Fear. Panic. And tears. For 38 minutes, Hawaii thought it was under attack

WATCH: Gov. David Ige, on what triggered ballistic missile false alarm
Published: Jan. 13, 2018 at 2:12 PM HST|Updated: Jan. 14, 2018 at 6:46 PM HST
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HONOLULU (HawaiiNewsNow) - People huddled in their bathtubs. They ran into businesses or rushed into basements. They got into storm drains.

For nearly 40 minutes on Saturday, Hawaii's 1.4 million residents thought they were under ballistic missile attack — and they did everything they could to try to get to safety.

At 8:07 a.m., this alert went out to all Hawaii cell phones: "Missile threat inbound to Hawaii. Seek immediate shelter."

It took city and military officials about 15 minutes to confirm the message was sent in error.

And it wasn't until 8:43 a.m. that an all clear message was sent to Hawaii phones, 38 minutes after the first message sounded.

In that time, many sought any shelter that they could find while others called loved ones, crying — and fearing it might be the last time they spoke.

"People were running ... they were all desperate," said Waikiki resident Vinicius Pereira.

Adnan Mesiwala, a visitor, said he and his family was on the 36th floor of a hotel when they got the alert.

"We were actually terrified, and we didn't know what to do," he said. "We were kind of frantic. We put the baby in the bathroom and didn't know what else to do. My wife was in tears."

He added, "With the political climate that we are in today, there needs to be not only accountability but there has to be people thinking forward in terms of how their action will cause a response."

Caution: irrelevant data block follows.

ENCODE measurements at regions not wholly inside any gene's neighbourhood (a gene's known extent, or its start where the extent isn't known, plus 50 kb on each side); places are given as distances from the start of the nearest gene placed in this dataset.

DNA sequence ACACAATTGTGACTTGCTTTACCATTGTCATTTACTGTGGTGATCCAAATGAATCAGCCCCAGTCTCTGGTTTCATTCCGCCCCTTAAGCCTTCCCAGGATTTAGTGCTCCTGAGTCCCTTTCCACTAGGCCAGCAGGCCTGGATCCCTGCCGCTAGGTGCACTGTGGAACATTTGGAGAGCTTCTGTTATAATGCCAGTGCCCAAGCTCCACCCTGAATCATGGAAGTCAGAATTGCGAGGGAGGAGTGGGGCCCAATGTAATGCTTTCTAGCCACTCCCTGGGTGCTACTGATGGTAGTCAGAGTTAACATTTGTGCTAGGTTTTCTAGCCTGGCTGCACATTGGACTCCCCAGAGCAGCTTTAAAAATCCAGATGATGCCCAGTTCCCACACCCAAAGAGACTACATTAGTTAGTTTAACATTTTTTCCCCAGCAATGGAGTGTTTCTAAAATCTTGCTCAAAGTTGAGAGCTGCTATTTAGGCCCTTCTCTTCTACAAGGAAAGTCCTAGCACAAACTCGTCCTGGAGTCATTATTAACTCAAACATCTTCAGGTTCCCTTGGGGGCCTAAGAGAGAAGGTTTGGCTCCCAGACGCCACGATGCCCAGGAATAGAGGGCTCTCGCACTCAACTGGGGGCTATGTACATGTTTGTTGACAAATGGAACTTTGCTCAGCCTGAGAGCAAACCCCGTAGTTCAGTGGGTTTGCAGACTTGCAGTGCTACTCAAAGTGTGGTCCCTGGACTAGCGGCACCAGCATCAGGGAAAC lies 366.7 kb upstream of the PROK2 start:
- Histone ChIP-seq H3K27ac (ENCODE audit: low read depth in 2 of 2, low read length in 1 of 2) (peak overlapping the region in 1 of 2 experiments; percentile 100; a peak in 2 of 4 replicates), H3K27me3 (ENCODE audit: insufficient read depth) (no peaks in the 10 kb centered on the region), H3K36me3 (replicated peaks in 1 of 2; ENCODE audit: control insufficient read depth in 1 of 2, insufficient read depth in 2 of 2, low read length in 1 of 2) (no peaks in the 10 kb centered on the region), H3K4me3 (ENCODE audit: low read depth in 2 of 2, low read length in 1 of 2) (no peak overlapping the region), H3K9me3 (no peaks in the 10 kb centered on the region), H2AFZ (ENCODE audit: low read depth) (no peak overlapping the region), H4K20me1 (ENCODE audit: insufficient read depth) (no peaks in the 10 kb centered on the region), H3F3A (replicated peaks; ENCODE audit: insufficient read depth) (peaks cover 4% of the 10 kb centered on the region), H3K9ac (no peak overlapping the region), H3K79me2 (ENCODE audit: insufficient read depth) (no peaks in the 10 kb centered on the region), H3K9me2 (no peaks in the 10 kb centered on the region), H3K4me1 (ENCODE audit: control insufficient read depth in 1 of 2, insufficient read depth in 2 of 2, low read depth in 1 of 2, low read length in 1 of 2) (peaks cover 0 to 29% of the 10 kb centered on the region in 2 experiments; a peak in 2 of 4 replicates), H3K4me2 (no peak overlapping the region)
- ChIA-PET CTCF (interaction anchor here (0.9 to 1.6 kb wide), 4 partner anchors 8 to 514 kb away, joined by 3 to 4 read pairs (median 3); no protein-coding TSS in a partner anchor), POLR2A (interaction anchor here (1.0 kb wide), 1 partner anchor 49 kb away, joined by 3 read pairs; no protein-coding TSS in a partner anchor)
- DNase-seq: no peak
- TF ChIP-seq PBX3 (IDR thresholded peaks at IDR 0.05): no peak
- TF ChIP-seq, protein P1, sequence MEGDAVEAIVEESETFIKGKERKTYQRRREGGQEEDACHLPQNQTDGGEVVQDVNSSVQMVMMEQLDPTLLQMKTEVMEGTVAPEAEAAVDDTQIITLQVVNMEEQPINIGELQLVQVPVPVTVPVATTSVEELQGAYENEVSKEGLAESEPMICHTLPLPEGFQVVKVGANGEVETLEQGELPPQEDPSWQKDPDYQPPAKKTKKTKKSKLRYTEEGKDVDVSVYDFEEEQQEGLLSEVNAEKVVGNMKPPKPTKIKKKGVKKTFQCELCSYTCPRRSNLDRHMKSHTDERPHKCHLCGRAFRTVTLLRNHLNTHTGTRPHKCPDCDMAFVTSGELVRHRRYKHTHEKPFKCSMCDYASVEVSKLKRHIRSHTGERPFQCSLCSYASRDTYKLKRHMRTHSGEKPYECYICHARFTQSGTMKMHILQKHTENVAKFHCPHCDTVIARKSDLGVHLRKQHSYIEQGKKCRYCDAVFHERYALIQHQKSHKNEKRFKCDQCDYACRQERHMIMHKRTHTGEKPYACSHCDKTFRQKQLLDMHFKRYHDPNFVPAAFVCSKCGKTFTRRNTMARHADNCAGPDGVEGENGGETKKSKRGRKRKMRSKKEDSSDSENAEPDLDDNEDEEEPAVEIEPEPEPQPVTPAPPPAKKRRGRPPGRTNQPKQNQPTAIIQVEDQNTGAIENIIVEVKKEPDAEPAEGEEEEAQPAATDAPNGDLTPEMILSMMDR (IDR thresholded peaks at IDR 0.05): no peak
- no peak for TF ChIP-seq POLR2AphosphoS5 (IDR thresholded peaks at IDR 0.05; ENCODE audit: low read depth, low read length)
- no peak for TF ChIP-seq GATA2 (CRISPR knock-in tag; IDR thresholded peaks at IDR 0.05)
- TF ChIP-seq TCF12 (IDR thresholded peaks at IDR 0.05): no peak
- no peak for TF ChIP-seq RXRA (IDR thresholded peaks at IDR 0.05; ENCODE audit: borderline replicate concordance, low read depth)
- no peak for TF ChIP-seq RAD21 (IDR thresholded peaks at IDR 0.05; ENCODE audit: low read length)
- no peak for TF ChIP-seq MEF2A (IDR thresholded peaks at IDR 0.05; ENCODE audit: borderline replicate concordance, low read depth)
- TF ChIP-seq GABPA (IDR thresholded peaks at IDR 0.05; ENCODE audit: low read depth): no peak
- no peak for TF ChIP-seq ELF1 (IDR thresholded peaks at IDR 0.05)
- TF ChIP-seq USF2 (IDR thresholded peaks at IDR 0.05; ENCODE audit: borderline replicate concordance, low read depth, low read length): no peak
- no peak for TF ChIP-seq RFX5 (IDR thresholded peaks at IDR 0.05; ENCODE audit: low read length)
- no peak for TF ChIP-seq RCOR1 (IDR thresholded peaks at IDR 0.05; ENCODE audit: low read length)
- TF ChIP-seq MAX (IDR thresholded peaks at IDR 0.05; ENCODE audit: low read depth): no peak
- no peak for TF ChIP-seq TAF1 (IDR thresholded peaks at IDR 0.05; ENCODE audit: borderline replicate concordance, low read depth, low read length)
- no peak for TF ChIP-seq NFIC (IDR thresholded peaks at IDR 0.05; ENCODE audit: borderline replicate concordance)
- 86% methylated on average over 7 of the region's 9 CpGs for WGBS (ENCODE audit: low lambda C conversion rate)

At the University of Hawaii at Manoa, panicked students ran across the campus, looking for any cover they could find.

One video on social media showed an adult putting children into a storm drain; other social media images showed residents huddling in bathtubs.

"When we got the alert, we were obviously very scared," said Heather Dygert, who was at home with her husband and two young girls when the alert went out. "We immediately got our emergency supplies and came into the bathroom. Water, a lantern, first aid kit, food and a radio and just kept our phones on and waited to see what happened."

She added that the family remained in the bathroom until the all clear was released.

Robbyn Levinthal, of Kailua, said he was paddling — and about 20 minutes offshore — when the alert was sent out.

"We didn't know what to do except paddle in and do as best we could. We debated whether we should just stay out," Levinthal said.

At Aloha Gymnastics Fest, alarms started going off in a crowd of a few hundred people.

"People just started scurrying around trying to get in to back rooms," said one attendee. "I was with my two little girls who are eight and 10 and kids were crying and no body really knew what to do."

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In Waikiki, hotel lobbies and hallways were soon flooded with worried tourists unsure of what steps to take.

"We just packed up what we could and came (downstairs)," one visitor said.

"I was just putting on my makeup when this popped up and I got the biggest fright of my life," another said.

After the panic wore off, there was anger — and a startling realization of how vulnerable Hawaii is.

"Everyone in America needs to understand what the people of Hawaii just went through because they would be angry — like I am — that we have known about this threat continuing to build for years, but the leaders in this country have failed us," U.S. Rep. Tulsi Gabbard said.

"This is about peace, a matter of life and death for the people of Hawaii and this country," she added.

This story will be updated. 

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